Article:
private IWebService webservice;

 

        public PageOnePM(IWebService webservice)

        {

            this.webservice = webservice;

        }

    }

 

    // ApplicationContainer class

    private static IMutablePicoContainer createMutablePicoContainer()

    {

        IMutablePicoContainer pico = new DefaultPicoContainer();

        // ...

        pico.RegisterComponentImplementation(typeof(IWebService), typeof(WebService));

        // ...

        return pico;

    }



So now, we have eliminated the child user control not knowing how to get a Presentation Model/Presenter problem, because a user control is also, well, a component in the same ApplicationContainer. We have also solved the ugly setter injecting child user controls' dependencies problem. You also did not modify a single View default constructor! We can now happily use our Visual Studio .NET IDE to do WYSIWYG design and manage good OO design, plus Inversion of Control-ing our dependencies.

After-thought: Though the title of these two posts say Presentation Patterns, in my mind they are more geared towards just for Presentation Model, due to in my opinion the difference in directional references between Presentation Model and Model-View-Presenter. I mentioned briefly about this in my earlier post here.

By the way, note that now each page can have access to multiple Presentation Model objects, instead of the what-it-used-to-be 1-to-1 relationship between a page and its Presentation Model, so one can do something similar to Ruby on Rails where each View can make calls to multiple Controllers which operates on various Models to complete the desired action! This makes code-sharing between Presentation Models much easier, and also each Presentation Model can be named not after their page but by application functionality!

7 comments:

Mike Roberts said...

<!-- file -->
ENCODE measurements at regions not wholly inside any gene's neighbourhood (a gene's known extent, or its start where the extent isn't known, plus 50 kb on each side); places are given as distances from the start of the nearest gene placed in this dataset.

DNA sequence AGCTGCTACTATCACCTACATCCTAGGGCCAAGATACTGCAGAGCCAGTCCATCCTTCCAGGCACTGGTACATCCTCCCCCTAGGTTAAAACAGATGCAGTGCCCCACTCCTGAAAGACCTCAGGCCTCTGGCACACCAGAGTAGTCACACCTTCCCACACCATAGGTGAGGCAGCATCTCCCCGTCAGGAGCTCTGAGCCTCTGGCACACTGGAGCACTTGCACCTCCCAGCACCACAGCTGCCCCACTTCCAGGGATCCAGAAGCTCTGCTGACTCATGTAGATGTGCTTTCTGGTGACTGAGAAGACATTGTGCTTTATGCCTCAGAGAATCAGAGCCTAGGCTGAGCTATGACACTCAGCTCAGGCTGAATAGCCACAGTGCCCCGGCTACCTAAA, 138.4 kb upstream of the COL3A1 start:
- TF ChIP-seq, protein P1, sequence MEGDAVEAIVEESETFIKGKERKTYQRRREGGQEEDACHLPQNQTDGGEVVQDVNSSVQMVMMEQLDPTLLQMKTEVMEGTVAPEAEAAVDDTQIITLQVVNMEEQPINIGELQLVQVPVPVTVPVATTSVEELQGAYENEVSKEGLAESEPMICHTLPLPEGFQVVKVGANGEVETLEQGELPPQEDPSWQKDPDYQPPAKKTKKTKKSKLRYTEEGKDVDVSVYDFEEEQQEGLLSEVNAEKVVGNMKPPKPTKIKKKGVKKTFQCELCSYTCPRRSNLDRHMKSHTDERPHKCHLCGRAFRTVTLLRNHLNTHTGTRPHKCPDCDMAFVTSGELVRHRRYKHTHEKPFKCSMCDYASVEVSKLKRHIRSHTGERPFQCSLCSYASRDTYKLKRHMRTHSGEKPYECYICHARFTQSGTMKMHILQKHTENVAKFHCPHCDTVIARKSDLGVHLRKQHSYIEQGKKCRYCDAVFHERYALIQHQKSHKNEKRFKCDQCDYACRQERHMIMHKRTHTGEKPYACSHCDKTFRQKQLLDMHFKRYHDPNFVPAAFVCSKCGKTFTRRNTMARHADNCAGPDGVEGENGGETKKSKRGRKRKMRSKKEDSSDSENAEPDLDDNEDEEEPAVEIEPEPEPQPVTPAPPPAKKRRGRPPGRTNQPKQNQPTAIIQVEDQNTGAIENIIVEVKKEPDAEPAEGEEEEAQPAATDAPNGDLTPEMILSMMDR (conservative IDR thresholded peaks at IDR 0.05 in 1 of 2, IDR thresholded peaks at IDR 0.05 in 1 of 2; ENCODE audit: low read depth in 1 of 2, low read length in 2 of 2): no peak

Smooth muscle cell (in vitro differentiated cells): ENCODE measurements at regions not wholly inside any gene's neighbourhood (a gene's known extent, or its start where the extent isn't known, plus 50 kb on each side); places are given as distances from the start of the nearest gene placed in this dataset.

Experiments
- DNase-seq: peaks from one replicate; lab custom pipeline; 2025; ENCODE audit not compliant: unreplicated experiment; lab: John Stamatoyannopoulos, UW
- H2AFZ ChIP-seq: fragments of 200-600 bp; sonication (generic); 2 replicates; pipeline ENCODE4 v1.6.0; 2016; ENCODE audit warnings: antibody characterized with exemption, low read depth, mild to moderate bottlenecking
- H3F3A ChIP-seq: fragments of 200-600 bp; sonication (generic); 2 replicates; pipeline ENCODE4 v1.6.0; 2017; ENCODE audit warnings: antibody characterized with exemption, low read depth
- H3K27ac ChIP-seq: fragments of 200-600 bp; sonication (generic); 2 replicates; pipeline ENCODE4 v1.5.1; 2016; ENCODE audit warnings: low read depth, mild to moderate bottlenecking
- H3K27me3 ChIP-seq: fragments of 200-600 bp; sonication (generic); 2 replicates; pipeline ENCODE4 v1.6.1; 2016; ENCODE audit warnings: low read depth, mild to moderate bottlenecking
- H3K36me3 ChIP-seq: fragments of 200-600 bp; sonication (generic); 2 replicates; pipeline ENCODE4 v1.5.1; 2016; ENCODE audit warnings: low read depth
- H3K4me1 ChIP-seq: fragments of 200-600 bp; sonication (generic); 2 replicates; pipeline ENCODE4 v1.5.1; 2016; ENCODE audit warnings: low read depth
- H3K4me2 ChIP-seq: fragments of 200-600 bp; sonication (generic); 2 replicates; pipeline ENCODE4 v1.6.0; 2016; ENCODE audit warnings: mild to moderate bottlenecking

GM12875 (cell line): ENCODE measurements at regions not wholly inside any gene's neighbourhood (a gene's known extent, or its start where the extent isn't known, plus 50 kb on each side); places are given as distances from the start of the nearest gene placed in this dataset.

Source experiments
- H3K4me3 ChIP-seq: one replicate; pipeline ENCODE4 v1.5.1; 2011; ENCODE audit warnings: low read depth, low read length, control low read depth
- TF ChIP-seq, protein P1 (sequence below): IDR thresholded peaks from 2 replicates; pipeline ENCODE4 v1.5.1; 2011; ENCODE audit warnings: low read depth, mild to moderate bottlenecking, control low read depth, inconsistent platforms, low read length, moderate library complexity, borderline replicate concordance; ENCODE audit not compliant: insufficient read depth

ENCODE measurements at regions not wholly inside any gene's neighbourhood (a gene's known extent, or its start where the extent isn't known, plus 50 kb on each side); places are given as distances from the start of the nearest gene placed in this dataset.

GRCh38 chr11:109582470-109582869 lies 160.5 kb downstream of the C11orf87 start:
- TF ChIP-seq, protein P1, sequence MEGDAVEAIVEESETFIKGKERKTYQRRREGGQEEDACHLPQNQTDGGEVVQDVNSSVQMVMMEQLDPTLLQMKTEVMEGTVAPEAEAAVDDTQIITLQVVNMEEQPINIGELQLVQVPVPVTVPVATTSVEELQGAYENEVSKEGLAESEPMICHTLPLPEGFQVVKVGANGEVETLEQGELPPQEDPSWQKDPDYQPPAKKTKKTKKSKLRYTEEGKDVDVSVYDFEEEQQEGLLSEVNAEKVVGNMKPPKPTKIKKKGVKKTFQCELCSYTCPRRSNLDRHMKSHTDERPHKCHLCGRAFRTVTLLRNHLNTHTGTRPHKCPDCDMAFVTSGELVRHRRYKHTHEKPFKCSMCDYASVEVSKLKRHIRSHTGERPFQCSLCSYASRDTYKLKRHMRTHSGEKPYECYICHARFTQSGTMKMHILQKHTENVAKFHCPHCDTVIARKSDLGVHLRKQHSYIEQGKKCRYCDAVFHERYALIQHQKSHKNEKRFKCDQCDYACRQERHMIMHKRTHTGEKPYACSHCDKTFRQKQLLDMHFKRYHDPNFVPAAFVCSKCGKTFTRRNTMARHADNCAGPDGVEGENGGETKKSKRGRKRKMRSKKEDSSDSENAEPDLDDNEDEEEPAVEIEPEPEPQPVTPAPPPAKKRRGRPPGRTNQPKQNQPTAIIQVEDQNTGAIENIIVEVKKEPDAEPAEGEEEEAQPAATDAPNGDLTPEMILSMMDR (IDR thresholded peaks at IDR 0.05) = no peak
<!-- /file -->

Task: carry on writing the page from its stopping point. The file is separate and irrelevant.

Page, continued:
Hi Stephen,

A great idea that - I'm going to try and use it where I am now (albeit without Pico, I'm currently using a non-container DI setup.) I'll blog about it, linking to your's, if I get anywhere!

Mike

Chris Donnan said...

Hey

My collegue - Mike Roberts sent me to look over here. Interesting. I have been working on the Spring.net Desktop Application Framework. That said - I have done something similar - make a UIApplicationContainer that manages DI for user controls. The service registry type stuff is provided by an application context - but it is present as well. Since it is in the works - you can only see it in the CVS - but browse the CVS via the web on spring.net's sourcegorge site - or anon download the CVS and look in the /sandbox/Spring.Daf area - or load the Spring.Daf solution (VS2005 only). It is very closely related :)

Good work!
-Chris

Stephen Chu said...

Thanks for the comments! I would love to hear from you guys how things look if you happen to use this technique later. Thanks for dropping by =)

Anonymous said...

Great article. One small note. Technically "native" containers in .Net are any class that implement IContainer and not just the ones subclassing Container. :)

Hilbert said...

Hello! I read this article! Big thanks to author, very interesting. Write more.

Anonymous said...

How do you suggest overcoming the issue that services are not passed to grand-children of the Form?

To pass a service down through the entire hierarchy of components, one must make an association between parent/child containers during initialize-component, and hence, during_the_constructor...

This means some seriously tricky manipulation of Visual Studios serialization support.

Any ideas?

Nguyen Manh said...